We show empirical evidence that non-democratic countries with [geographically] isolated capital cities display worse quality of governance, as measured across many different dimensions. We provide a framework of endogenous institutional choice that accounts for this stylized fact, based on the idea that autocratic elites are constrained by the threat of rebellion, and that this threat is rendered less effective by distance from the seat of political power. Broader power sharing (associated with better governance) means that any rents have to be shared more broadly, hence the elite has less of an incentive to protect its position by isolating the capital city. Conversely, a more isolated capital city allows the elite to appropriate a larger share of output, so the costs of better governance for the elite (the rents that would have to be shared) are larger. In equilibrium, a correlation between isolated capitals and misgovernance emerges as a result. The framework yields additional predictions on the size of the income premium enjoyed by capital city inhabitants and on the level of military spending by ruling elites, which are also supported by the evidence.
The title is “Isolated Capital Cities and Misgovernance: Theory and Evidence.”
We show that isolated capital cities are robustly associated with greater levels of corruption across US states. In particular, this is the case when we use the variation induced by the exogenous location of a state’s centroid to instrument for the concentration of population around the capital city. We then show that different mechanisms for holding state politicians accountable are also affected by the spatial distribution of population: newspapers provide greater coverage of state politics when their audiences are more concentrated around the capital, and voter turnout in state elections is greater in places that are closer to the capital. Consistent with lower accountability, there is also evidence that there is more money in state-level political campaigns in those states with isolated capitals. We find that the role of media accountability helps explain the connection between isolated capitals and corruption. In addition, we provide some evidence that this pattern is also associated with lower levels of public good spending and outcomes.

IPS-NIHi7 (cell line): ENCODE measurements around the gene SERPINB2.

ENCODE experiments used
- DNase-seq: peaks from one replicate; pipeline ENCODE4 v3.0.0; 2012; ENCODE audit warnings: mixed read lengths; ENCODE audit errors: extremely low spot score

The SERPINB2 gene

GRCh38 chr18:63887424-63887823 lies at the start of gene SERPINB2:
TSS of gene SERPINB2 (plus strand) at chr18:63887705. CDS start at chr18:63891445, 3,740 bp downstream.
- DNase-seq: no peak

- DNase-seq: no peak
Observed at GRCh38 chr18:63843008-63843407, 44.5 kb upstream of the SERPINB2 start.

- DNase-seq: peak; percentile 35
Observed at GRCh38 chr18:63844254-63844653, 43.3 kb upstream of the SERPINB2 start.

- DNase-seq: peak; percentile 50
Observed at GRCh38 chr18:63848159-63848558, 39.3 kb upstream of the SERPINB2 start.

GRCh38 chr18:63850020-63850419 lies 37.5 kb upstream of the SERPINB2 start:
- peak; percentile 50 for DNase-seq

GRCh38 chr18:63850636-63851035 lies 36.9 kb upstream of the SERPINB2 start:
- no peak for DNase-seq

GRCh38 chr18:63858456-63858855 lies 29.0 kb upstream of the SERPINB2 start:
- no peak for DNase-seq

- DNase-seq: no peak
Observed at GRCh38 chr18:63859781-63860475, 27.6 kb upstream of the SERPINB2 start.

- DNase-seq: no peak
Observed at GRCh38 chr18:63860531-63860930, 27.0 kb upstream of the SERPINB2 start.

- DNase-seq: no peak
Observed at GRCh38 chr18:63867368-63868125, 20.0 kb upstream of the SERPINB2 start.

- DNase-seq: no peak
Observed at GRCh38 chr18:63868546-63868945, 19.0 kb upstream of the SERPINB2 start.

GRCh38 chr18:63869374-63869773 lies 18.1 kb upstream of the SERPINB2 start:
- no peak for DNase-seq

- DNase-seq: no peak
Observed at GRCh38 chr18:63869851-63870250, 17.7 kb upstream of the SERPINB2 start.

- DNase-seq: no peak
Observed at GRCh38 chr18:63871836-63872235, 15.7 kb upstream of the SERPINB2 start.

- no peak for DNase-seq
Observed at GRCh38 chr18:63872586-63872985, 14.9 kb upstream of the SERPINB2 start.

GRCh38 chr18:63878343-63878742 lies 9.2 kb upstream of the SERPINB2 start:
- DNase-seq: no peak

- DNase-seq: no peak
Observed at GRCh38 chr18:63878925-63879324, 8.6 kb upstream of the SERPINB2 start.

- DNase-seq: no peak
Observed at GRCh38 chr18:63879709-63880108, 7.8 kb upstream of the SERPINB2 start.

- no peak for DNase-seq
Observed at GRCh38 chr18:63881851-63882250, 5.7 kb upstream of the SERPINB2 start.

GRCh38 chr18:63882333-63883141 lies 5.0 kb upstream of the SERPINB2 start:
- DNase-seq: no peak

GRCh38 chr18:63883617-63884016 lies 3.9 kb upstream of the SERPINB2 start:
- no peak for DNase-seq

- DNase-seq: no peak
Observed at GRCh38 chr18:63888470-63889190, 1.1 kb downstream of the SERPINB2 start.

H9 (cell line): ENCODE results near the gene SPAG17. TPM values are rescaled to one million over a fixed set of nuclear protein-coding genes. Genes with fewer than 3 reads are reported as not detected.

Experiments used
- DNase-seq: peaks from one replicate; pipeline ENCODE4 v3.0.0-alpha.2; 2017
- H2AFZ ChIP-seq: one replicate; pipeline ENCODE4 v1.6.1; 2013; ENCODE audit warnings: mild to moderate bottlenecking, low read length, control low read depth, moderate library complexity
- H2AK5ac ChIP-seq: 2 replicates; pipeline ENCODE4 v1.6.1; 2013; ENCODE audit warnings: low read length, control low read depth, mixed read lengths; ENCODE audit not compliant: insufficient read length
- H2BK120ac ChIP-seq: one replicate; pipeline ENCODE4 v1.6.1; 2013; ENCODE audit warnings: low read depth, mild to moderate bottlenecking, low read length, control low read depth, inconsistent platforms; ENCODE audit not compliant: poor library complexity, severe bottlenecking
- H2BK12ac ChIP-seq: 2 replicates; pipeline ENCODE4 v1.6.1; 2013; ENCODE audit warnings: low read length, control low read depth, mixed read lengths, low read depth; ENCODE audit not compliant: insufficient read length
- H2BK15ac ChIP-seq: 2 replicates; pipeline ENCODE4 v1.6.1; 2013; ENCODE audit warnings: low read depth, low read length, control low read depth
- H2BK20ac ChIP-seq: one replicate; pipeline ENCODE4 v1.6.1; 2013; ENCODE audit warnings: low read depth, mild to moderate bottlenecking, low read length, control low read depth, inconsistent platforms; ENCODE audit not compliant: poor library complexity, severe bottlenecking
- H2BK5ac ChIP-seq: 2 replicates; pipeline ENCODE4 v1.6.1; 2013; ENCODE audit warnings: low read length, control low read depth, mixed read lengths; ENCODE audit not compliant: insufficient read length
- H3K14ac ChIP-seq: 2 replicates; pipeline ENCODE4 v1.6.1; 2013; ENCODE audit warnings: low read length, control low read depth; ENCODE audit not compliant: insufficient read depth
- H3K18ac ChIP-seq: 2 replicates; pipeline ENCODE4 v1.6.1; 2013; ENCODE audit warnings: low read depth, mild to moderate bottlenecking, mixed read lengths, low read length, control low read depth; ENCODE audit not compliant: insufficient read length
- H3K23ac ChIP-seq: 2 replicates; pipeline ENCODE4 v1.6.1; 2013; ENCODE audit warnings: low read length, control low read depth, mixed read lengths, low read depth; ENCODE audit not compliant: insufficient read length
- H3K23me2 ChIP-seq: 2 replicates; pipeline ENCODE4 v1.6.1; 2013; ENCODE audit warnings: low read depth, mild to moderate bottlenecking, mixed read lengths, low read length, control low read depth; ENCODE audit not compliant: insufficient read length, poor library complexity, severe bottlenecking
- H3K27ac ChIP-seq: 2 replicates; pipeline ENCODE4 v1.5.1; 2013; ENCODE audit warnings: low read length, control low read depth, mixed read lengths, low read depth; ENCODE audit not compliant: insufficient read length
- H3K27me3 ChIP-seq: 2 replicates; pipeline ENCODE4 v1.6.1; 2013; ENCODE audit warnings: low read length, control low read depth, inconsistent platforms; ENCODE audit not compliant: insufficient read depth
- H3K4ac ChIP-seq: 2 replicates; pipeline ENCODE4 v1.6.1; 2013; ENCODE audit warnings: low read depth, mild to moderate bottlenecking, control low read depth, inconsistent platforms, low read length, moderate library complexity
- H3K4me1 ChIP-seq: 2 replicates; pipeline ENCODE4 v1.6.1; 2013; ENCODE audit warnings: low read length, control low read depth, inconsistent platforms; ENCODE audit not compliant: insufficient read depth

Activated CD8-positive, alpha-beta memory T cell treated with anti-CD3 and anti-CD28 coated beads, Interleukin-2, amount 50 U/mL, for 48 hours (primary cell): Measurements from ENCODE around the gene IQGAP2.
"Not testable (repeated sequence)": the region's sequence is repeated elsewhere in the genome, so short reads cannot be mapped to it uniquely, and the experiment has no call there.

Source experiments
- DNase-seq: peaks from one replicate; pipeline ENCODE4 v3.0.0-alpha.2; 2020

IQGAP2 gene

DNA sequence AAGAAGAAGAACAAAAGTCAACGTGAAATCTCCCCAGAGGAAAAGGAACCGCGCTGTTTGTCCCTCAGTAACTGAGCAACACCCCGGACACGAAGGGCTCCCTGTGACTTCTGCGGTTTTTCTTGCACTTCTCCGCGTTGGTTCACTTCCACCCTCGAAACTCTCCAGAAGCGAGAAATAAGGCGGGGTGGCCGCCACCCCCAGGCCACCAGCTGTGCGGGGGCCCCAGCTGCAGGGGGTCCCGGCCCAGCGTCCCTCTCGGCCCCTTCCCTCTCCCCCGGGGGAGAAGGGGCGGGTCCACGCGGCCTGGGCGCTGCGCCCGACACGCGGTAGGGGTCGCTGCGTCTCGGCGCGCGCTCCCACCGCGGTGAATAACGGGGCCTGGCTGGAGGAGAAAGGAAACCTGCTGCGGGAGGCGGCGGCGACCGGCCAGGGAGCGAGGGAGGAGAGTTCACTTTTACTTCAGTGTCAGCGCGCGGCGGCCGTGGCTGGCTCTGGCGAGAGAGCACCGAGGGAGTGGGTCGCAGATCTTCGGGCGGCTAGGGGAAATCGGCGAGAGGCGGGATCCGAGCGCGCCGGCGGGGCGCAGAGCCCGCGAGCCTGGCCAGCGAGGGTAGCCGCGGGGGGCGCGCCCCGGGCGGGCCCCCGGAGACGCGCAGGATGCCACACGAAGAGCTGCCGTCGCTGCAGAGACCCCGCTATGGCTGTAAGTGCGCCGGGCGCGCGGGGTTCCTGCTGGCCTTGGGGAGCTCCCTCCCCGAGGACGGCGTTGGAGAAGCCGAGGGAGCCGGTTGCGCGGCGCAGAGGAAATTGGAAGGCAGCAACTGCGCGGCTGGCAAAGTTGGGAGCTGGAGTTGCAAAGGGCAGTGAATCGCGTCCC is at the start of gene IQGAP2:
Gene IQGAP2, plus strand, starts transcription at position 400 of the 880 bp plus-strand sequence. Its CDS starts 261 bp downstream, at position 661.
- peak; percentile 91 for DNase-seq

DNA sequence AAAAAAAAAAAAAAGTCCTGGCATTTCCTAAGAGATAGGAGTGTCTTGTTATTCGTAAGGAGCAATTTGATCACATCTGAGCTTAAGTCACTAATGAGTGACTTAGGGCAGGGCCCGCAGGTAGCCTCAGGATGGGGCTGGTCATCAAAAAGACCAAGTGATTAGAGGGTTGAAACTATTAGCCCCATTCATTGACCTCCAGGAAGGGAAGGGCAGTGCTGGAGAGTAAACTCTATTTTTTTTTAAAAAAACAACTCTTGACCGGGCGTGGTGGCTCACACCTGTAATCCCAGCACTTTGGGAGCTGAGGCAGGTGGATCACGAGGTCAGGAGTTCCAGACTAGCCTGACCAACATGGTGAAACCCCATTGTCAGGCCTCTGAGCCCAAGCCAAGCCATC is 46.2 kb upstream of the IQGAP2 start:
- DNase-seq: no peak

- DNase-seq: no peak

“Trenton Makes the World Takes” — not exactly!